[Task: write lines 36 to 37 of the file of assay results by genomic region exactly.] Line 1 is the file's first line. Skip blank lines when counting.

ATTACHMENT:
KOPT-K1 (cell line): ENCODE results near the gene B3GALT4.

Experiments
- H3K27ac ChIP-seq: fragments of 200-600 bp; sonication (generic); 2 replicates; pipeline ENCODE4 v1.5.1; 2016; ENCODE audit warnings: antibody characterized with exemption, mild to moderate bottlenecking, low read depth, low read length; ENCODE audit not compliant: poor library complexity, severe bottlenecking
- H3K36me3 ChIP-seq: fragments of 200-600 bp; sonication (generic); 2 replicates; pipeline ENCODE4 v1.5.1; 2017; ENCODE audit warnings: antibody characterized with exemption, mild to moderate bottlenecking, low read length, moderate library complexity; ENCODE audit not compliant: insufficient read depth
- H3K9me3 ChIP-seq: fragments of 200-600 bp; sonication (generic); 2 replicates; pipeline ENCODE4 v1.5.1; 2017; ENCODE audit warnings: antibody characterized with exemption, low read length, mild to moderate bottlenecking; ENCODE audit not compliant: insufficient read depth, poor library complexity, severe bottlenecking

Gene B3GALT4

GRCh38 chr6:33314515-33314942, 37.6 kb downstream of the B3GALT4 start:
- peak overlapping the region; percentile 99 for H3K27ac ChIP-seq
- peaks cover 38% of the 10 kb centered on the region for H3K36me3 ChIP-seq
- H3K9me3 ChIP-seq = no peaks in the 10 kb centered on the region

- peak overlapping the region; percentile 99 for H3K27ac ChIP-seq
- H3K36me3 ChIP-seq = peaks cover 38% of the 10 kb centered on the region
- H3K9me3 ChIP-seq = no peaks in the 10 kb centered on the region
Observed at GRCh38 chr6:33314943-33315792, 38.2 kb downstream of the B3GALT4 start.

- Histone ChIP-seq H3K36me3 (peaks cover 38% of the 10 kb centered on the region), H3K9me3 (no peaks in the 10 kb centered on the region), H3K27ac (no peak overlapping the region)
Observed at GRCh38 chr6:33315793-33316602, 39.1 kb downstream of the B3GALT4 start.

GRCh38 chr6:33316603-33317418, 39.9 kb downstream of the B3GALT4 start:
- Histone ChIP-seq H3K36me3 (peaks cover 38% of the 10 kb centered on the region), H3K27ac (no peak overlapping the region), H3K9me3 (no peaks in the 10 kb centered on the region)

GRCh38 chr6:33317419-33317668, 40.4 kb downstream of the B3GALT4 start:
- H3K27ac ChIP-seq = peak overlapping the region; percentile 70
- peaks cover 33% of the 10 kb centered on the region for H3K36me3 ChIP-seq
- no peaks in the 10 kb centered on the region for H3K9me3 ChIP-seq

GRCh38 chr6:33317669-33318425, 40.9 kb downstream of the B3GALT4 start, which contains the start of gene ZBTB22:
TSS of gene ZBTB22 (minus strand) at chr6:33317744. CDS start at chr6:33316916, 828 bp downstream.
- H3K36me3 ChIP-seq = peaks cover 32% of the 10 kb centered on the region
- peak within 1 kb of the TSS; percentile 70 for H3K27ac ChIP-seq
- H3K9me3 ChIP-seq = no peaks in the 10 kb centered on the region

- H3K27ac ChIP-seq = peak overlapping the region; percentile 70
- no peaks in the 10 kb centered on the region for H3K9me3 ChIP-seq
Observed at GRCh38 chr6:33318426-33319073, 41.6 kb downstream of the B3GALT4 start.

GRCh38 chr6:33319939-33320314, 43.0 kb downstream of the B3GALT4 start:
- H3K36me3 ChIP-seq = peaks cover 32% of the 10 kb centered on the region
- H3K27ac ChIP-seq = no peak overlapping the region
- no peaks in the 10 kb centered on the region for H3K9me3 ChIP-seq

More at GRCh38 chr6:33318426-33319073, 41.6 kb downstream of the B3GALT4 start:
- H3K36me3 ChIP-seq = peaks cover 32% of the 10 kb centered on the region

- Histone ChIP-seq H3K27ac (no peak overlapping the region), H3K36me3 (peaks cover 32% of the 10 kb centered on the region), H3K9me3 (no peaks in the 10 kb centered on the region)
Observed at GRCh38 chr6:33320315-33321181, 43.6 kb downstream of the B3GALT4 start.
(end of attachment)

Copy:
- H3K36me3 ChIP-seq = peaks cover 32% of the 10 kb centered on the region

- Histone ChIP-seq H3K27ac (no peak overlapping the region), H3K36me3 (peaks cover 32% of the 10 kb centered on the region), H3K9me3 (no peaks in the 10 kb centered on the region)